Interview

Nick Cave (the American artist, not the Australian musician) is known for his Soundsuits. These elaborate costumes are an idiosyncratic mix of haute couture and politics: they respond to racial tensions and inequities by both obscuring and celebrating racial identity with beads and bling. The artist has worked as a fashion designer and dancer. He is currently a professor and chairman of the Fashion Department at the School of the Art Institute in Chicago.

Tracey Clement met up with Nick Cave at the dress rehearsal of HEARD • SYD, an exuberant performance by 60 dancers in 30 life-sized horse outfits. They talked about the power of dressing up and the other Nick Cave.

nick-cave-heard-6
HEARD·NY, Grand Central Station, New York, March 25-31, 2013. Presented by Creative Time and MTA Arts for Transit. Photography by Travis Magee.

Tracey Clement: I have to admit that when I first heard you were coming I assumed you were the Australian Nick Cave! Does this happen to you often?

Nick Cave: It happens to us both all the time!

TC: And have you ever met the other Nick Cave?

NC: Yeah. We met, and we were like, oh my god, finally… You!

TC: You should do something together, two Nick Caves on one ticket!

NC: Well, we are hoping that when my installation Until comes to Sydney [at Carriageworks in 2018] that there may be a moment when we can collaborate, which would be amazing.

TC: You are known for your Soundsuits, you come from a fashion background, so what is it about costume that appeals to you?

NC: I think what appeals to me about costume is that we do it every day. But what I’m really interested in is the idea of costume as a form of celebrating our differences. I think it’s really all about the uniform, the notion of celebrating one’s individuality, or culture.

TC: So it’s about identity?

NC: Yeah. Identity and respect for identity.

TC: There is also a transformative element to costume, isn’t there?

NC: Yeah. Once you have adorned the physical self you have also mentally prepared. It’s like when you have a power meeting, you wear something different. Or when I’m teaching, I wear only black. Because I’m dealing with students all day and I just need to be very neutral so I can really remain focused; it’s about this moment with them.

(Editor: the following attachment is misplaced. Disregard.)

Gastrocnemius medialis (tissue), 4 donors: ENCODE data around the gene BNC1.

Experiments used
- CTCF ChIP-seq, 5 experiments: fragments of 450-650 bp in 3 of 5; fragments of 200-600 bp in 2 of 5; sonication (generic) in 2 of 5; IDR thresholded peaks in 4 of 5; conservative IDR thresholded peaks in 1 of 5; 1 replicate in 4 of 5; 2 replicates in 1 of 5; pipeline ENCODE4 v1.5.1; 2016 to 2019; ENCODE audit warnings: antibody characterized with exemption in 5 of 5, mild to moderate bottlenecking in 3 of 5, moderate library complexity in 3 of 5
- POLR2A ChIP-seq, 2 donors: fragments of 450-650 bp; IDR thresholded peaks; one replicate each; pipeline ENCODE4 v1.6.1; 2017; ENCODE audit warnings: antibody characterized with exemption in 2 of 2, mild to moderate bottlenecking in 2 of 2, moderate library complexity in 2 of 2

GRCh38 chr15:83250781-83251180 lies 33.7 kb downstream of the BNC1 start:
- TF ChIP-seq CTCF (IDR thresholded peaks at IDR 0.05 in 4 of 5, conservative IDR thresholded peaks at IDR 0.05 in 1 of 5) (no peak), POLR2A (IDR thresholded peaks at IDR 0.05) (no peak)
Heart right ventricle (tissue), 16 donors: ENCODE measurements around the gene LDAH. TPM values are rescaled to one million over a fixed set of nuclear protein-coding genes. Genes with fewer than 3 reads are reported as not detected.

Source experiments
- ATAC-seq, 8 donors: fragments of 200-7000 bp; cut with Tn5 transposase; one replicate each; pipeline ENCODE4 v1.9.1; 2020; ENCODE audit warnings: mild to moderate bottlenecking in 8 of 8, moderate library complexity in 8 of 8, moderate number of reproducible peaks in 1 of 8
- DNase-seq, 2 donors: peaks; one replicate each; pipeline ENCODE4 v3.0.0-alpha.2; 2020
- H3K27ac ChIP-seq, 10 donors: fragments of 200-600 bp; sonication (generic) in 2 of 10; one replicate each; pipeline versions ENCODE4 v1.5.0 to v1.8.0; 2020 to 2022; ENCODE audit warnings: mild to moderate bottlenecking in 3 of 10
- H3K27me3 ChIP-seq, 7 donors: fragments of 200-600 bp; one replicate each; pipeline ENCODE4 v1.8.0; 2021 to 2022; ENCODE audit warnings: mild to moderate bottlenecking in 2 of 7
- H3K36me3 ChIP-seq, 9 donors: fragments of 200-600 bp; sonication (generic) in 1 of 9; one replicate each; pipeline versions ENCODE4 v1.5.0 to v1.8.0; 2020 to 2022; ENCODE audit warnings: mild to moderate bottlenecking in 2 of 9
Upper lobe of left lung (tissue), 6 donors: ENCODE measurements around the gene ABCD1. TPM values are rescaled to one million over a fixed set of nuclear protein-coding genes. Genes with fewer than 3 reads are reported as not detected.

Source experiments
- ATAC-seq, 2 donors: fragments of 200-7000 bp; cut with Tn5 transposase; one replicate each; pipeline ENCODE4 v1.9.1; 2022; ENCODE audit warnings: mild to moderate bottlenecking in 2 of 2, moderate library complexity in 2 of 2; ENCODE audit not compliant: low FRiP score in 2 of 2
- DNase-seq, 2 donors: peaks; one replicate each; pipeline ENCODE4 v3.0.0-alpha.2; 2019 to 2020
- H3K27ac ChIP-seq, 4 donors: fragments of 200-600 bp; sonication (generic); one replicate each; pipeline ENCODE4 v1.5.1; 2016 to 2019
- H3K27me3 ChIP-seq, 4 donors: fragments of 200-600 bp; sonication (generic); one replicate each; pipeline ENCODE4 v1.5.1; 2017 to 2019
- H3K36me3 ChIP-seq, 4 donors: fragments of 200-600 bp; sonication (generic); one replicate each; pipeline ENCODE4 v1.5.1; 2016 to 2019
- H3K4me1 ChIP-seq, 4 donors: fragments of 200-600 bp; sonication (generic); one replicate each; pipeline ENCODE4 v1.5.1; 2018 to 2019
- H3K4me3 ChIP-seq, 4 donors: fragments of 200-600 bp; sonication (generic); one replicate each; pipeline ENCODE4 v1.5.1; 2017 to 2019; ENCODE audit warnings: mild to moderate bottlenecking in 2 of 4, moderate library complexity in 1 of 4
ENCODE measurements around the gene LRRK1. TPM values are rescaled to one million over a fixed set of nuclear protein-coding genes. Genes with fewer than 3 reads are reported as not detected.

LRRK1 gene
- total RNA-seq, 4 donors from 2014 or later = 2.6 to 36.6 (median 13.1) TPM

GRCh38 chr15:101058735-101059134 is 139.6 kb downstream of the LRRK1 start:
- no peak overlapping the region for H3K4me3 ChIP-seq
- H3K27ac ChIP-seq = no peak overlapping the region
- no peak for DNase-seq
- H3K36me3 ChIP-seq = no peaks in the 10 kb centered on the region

Costume is really about transitioning: a transformation of oneself into this ‘otherness’.

TC: Works like your Soundsuits, or the costumes for HEARD * SYD, are extremely labour intensive. What role does this labour play in conveying the ideas in your work?

NC: Labour speaks to me in terms of commitment. Like with this particular piece, HEARD, I could use less raffia or I could use more raffia for a bigger effect to create more mass, more volume, more movement. So it’s really about me giving it what it needs. So it can stand on its own, complete.

TC: I like what you said about commitment, because it doesn’t just happen, does it?

NC: No. It’s an effort! And you can see that in the work, and that is where labour becomes a large part of the transformation. Labour sort of hides the identity of the under-structure. And you are forced to look at something ‘other’. It’s not the body; the physical self is no longer present, it’s really now the object that has been created.

TC: In HEARD you present dozens of dancing horses…

NC: I was thinking of heard, as in listening to sound, but also as in herd. I was thinking about Grand Central Station [where the work was performed in 2013] and the way in which people are moving, going from one point to another point. So it’s really looking at the choreography of that.

It goes back to really simple early puppetry. It has a personal meaning for me in terms of remembering when my mother put a sock on her hand and made a puppet. And just that simple element allowed me to engage with the unfamiliar.

Nick Cave: HEARD • SYD
Pitt Street Mall, Sydney
10 November at 5pm

and

Carriageworks
12 November at 10am and 12noon

Tracey Clement